Inside TensorFlow, such graphs are represented by objects of type tfgnn.GraphTensor. This is a composite tensor type (a collection of tensors in one Python class) accepted as a first-class citizen in, etc. It stores both the graph structure and its features attached to nodes, edges and the graph as a whole. Trainable transformations of GraphTensors can be defined as Layers objects in the high-level Keras API, or directly using the tfgnn.GraphTensor primitive.

GNNs: Making predictions for an object in context

For illustration, let’s look at one typical application of TF-GNN: predicting a property of a certain type of node in a graph defined by cross-referencing tables of a huge database. For example, a citation database of Computer Science (CS) arXiv papers with one-to-many cites and many-to-one cited relationships where we would like to predict the subject area of each paper.

Like most neural networks, a GNN is trained on a dataset of many labeled examples (~millions), but each training step consists only of a much smaller batch of training examples (say, hundreds). To scale to millions, the GNN gets trained on a stream of reasonably small subgraphs from the underlying graph. Each subgraph contains enough of the original data to compute the GNN result for the labeled node at its center and train the model. This process — typically referred to as subgraph sampling — is extremely consequential for GNN training. Most existing tooling accomplishes sampling in a batch way, producing static subgraphs for training. TF-GNN provides tooling to improve on this by sampling dynamically and interactively.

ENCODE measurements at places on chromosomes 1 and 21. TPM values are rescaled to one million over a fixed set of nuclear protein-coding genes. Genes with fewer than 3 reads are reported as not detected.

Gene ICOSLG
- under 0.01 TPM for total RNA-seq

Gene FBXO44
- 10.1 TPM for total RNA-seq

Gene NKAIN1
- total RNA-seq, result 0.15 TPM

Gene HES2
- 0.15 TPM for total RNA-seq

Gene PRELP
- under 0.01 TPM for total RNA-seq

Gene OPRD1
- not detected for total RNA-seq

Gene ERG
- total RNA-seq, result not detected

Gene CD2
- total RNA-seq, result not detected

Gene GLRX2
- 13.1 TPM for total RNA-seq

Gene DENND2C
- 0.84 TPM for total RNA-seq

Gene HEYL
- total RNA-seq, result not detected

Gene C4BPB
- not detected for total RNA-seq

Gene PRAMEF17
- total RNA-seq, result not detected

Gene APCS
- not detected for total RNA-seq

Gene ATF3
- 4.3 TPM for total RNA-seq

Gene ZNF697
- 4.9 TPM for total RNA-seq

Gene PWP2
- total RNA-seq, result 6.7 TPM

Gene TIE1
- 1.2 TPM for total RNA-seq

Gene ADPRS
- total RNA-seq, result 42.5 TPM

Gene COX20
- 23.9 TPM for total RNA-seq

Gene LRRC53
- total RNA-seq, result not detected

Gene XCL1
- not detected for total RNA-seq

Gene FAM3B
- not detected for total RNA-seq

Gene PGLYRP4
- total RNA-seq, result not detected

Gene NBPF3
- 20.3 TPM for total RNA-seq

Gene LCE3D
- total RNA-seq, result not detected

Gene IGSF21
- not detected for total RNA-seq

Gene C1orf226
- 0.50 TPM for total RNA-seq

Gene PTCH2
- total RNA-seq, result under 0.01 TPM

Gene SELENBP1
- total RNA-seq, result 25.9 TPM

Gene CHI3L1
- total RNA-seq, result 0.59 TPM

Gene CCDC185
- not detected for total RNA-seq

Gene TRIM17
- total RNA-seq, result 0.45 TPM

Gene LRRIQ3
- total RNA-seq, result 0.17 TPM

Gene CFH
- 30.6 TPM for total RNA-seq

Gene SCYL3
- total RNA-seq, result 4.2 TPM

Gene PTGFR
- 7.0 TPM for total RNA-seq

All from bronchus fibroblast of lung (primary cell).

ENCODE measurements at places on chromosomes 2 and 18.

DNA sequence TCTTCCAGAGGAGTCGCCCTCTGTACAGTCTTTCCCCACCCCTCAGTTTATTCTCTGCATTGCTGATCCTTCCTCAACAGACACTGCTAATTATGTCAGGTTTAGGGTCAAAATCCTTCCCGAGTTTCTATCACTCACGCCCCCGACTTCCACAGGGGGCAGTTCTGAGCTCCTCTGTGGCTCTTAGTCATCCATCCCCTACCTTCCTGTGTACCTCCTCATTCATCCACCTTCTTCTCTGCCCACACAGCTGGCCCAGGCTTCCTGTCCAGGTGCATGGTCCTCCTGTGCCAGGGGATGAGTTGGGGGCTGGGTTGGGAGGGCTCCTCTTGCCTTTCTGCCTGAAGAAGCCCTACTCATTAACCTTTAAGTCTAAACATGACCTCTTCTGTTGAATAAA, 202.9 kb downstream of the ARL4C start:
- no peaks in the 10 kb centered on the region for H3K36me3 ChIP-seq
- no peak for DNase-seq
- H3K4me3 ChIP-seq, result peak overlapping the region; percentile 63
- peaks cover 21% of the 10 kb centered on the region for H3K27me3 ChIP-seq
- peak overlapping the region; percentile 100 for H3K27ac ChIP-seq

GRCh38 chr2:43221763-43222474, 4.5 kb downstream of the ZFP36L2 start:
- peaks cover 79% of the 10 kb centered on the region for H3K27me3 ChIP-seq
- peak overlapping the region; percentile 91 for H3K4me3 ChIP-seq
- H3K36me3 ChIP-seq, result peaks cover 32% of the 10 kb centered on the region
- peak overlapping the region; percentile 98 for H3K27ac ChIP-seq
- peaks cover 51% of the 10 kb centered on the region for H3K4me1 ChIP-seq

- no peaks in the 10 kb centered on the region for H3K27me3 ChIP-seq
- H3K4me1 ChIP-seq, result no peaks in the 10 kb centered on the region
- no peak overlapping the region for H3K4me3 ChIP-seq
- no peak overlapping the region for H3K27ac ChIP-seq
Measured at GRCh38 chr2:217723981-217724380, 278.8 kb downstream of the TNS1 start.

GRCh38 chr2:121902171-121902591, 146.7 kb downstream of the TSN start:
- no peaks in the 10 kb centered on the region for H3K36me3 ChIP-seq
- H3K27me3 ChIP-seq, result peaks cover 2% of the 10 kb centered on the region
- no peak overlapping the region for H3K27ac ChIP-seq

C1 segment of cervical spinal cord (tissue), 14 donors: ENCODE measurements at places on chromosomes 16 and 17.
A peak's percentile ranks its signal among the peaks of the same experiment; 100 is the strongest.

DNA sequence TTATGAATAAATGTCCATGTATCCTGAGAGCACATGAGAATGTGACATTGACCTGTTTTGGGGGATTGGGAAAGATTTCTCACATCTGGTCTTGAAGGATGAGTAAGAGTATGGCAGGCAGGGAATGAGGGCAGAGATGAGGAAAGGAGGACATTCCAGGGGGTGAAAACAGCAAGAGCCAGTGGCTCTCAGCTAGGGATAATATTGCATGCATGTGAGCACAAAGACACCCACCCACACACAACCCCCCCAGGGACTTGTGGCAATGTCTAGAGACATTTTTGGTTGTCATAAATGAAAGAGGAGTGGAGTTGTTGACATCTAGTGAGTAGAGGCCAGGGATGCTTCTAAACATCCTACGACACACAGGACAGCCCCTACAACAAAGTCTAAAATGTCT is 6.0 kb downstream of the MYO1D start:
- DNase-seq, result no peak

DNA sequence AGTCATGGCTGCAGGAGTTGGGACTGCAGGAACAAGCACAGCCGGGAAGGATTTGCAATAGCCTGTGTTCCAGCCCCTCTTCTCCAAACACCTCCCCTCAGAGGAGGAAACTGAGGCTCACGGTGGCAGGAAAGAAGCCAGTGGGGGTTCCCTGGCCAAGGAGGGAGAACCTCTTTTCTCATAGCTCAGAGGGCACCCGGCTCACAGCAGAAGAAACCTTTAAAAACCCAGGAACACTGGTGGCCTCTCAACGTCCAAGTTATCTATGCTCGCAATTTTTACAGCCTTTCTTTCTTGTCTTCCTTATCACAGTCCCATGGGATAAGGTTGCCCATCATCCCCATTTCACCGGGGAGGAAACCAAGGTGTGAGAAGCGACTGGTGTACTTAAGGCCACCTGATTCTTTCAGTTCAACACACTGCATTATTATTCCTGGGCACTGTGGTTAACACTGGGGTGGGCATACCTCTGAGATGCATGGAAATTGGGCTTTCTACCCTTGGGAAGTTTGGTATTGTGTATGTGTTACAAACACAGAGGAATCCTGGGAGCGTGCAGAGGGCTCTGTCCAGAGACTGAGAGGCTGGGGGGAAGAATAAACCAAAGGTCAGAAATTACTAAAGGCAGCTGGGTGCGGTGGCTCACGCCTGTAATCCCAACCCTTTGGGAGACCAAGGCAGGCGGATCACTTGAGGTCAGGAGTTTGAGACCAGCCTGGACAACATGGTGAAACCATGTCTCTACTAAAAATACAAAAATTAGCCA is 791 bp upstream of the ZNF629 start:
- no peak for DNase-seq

moving image illustrating the process of subgraph sampling where small, tractable subgraphs are sampled from a larger graph to create input examples for GNN training.
Pictured, the process of subgraph sampling where small, tractable subgraphs are sampled from a larger graph to create input examples for GNN training.

TF-GNN 1.0 debuts a flexible Python API to configure dynamic or batch subgraph sampling at all relevant scales: interactively in a Colab notebook (like this one), for efficient sampling of a small dataset stored in the main memory of a single training host, or distributed by Apache Beam for huge datasets stored on a network filesystem (up to hundreds of millions of nodes and billions of edges). For details, please refer to our user guides for in-memory and beam-based sampling, respectively.